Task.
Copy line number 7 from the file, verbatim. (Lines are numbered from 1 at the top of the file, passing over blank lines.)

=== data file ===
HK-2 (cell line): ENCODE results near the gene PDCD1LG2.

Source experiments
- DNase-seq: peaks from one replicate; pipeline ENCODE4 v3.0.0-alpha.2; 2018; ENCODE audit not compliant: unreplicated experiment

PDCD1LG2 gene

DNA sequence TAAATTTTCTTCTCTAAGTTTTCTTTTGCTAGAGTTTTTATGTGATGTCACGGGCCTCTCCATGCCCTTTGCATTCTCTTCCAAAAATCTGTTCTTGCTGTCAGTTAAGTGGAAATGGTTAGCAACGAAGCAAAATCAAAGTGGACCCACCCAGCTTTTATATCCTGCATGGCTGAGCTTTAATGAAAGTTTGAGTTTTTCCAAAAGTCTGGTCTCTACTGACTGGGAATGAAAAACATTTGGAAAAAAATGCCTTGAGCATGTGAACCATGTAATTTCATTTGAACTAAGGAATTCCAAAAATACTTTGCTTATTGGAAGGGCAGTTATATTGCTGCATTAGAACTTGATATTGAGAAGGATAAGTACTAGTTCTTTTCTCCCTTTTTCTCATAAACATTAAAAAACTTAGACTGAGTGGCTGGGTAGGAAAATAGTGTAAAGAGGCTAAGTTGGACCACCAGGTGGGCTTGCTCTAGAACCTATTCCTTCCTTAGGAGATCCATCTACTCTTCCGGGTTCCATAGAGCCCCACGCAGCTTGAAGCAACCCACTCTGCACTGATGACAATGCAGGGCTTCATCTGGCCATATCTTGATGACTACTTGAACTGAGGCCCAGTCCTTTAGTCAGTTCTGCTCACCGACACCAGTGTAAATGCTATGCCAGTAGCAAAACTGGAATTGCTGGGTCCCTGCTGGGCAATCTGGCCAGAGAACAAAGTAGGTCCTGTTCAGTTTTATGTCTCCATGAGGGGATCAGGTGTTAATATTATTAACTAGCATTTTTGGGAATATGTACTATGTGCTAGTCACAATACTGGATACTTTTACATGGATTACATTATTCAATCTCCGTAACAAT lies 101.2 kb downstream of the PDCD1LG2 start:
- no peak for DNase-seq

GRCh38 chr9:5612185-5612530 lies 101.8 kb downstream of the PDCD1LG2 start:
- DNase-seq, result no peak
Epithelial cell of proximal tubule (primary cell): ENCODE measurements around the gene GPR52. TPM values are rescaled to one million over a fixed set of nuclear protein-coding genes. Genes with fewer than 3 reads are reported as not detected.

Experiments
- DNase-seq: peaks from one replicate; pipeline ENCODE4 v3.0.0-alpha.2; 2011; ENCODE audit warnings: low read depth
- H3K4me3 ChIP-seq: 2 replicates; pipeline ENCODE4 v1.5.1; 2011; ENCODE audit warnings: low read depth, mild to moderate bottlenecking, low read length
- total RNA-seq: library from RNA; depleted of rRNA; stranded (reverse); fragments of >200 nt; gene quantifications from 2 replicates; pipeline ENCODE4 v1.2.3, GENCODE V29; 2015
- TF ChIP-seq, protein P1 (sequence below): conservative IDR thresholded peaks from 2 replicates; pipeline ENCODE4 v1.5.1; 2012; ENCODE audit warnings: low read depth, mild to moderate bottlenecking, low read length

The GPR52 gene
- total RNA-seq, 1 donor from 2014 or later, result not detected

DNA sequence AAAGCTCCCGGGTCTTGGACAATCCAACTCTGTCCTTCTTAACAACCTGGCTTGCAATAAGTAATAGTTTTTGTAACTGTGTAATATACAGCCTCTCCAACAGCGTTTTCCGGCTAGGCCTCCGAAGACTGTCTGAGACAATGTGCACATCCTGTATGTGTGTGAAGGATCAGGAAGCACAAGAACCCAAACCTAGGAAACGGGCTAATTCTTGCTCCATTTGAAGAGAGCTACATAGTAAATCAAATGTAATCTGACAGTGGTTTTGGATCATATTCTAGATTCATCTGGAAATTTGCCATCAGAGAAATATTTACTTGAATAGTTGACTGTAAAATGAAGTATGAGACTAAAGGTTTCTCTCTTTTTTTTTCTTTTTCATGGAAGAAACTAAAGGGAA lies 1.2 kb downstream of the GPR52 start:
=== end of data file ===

GRCh38 chr9:5612185-5612530 lies 101.8 kb downstream of the PDCD1LG2 start: